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Reversing Genymotion to recover my stored password

A sin against God

Curious as to why, when I launched Genymotion on an uneventful Thursday morning at work, I saw my credentials fly by through Burp I decided to investigate.

This blog post is a follow-up to a lightning talk I gave at HitchHack 2022’s and Le Hack 2022’s Rump Sessions.

TL;DR #

Genymotion stores the user’s Genymotion account password locally. The password is XOR-encrypted with a static key. It can be decrypted and retrieved with the following script :

# https://pypi.org/project/PyQt5/
from PyQt5.QtCore import QSettings
# https://docs.pwntools.com/en/stable/install.html
from pwn import xor

qs = QSettings('Genymobile', 'Genymotion')

username = qs.value('customer.email')

enc_pass = bytes(qs.value('credentials.password'))
xor_key  = b'@f,ml;vcxw,x!xc<'

password = xor(enc_pass, xor_key)

print(f'Creds = {username}:{password.decode()}')

Preliminary background #

Genymotion is a freemium Android emulator based on Virtualbox. It’s similar to Bluestacks’ and Android Studio’s emulator but is geared towards software companies looking to automate tests and do Continuous Integration (CI). Genymobile also offers hosted Android virtual devices through their “Android as a Service” (AaaS) solution.

Genymotion is coded in C++ and uses Qt for the GUI.

On startup, Genymotion makes two POST requests to cloud.genymotion.com firstly to log the user in (/launchpad/login/) and secondly to check if the user’s license has expired (/licenses/activation/). Rather than doing this the right way and using a session cookie Genymotion sends the user’s email address and password to the server, which then responds with a session cookie for the activation check.

File system reconnaissance #

Genymotion stores configuration data with the QSettings class using the INI format. The location of the file is OS-dependent :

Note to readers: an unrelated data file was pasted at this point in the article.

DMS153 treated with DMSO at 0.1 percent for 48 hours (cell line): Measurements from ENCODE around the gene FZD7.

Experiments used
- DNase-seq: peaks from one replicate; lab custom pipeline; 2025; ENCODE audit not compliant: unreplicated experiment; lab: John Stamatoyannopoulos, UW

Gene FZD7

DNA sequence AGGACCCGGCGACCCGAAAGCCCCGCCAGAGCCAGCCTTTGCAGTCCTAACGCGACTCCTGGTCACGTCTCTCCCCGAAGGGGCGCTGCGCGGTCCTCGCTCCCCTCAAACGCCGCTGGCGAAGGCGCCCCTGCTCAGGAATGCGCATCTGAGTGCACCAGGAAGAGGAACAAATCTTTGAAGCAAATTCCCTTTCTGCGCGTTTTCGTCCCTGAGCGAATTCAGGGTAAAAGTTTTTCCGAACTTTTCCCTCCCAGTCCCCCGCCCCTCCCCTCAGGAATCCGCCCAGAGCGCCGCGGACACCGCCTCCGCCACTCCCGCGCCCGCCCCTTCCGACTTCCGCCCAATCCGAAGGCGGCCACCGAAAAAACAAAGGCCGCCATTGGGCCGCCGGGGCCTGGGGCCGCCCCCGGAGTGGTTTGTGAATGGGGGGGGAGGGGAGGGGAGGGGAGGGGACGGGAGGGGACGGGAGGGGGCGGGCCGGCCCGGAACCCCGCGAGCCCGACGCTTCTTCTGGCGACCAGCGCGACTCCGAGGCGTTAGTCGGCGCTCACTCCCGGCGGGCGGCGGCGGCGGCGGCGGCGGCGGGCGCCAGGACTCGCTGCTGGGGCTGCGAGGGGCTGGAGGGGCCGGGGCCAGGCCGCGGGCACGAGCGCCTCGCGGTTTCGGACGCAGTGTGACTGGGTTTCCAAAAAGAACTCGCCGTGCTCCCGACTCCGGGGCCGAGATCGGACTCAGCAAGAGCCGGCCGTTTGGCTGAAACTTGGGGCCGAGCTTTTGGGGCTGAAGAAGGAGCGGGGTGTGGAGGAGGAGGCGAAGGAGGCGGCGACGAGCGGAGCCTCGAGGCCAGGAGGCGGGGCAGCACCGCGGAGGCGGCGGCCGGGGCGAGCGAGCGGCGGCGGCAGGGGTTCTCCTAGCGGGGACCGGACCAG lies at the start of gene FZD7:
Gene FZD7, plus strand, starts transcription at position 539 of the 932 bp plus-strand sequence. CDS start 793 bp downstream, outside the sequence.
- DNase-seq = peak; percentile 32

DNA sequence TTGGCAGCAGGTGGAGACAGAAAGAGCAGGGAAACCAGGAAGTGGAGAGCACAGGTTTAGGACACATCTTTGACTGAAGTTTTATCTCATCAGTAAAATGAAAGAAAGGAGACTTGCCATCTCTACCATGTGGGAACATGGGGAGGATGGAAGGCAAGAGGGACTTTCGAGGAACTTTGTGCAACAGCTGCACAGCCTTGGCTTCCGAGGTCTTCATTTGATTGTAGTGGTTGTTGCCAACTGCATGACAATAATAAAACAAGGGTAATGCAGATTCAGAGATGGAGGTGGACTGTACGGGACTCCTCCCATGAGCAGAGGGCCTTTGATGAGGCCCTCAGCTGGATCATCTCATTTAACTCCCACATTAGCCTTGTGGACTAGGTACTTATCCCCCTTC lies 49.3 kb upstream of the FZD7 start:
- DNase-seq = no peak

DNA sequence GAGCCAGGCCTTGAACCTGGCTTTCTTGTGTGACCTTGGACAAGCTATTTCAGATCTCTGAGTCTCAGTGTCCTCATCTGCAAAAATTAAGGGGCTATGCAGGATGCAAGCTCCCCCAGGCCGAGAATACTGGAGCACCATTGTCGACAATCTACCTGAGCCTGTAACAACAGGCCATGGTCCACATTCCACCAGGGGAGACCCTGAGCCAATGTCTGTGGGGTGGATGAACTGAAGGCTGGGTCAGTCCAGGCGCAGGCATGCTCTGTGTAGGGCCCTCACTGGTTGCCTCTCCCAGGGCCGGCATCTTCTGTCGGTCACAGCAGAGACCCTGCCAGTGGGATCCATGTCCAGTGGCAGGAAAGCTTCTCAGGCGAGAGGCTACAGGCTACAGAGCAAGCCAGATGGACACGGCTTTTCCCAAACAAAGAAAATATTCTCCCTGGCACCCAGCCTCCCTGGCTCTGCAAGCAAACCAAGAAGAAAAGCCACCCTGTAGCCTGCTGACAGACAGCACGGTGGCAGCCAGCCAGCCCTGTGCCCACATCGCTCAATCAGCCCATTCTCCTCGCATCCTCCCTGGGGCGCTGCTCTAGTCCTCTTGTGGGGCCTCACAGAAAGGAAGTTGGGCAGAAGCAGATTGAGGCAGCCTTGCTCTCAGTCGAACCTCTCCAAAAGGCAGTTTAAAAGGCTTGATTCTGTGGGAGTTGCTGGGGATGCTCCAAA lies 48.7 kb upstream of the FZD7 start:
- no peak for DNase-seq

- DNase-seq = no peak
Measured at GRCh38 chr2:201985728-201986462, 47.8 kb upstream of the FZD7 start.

• Linux/MacOS (configuration file) : $HOME/.config/OrgName/AppName.conf
  • Windows (registry key) : HKEY_CURRENT_USER\Software\OrgName\AppName

Here’s an extract of my own configuration file, it contains my email and password but the latter is probably encrypted and encoded in Qt’s esoteric encoding scheme. This isn’t an issue, we can just use Qt’s own functions, through PyQt for example, to decode the QSettings for us. The encrypted data however means we’ll have to do some reversing (yay!) to figure out the encryption scheme.

$ cat ~/.config/Genymobile/Genymotion.conf
[General]
configuration_screencast_save_folder=/home/----/Pictures
credentials.password=@ByteArray(\x13\x13\\\b\x1eh\x13\0\r\x5I(@\v\x10K/\x14H)
customer.email=--------@-----.com
...

Reversing the binary #

Opening the binary in IDA confirms, from the mangled function names, that it’s indeed coded in C++ and that it uses Qt for the GUI (from the function names starting with Q...).

The string credentials.password is referenced by two functions, sub_11A780 and sub_11A9B0. Both functions call sub_11A590 ; sub_11A780 is called to store the credentials and sub_11A9B0 is called as a wrapper to decrypt the password before logging in to the API. This suggests sub_11A590 is both the encryption and decryption, heavily hinting at the usage of XOR encryption.

The function reallocates several variables before entering the following loop :

XOR encryption! The function loads a static key (shown below) and performs repeated key XOR encryption on the password.

See how close the key was to the credentials.password ? Guessing could have made this whole project way easier

Running the Python credential extractor with the key successfully retrieves the password.

Flex time #

As I said at the beginning of the blog post, this is a follow-up to a conference I gave at Le Hack 2022. From it came my favourite photo of myself.

The photograph saw the opportunity and took it, what a lad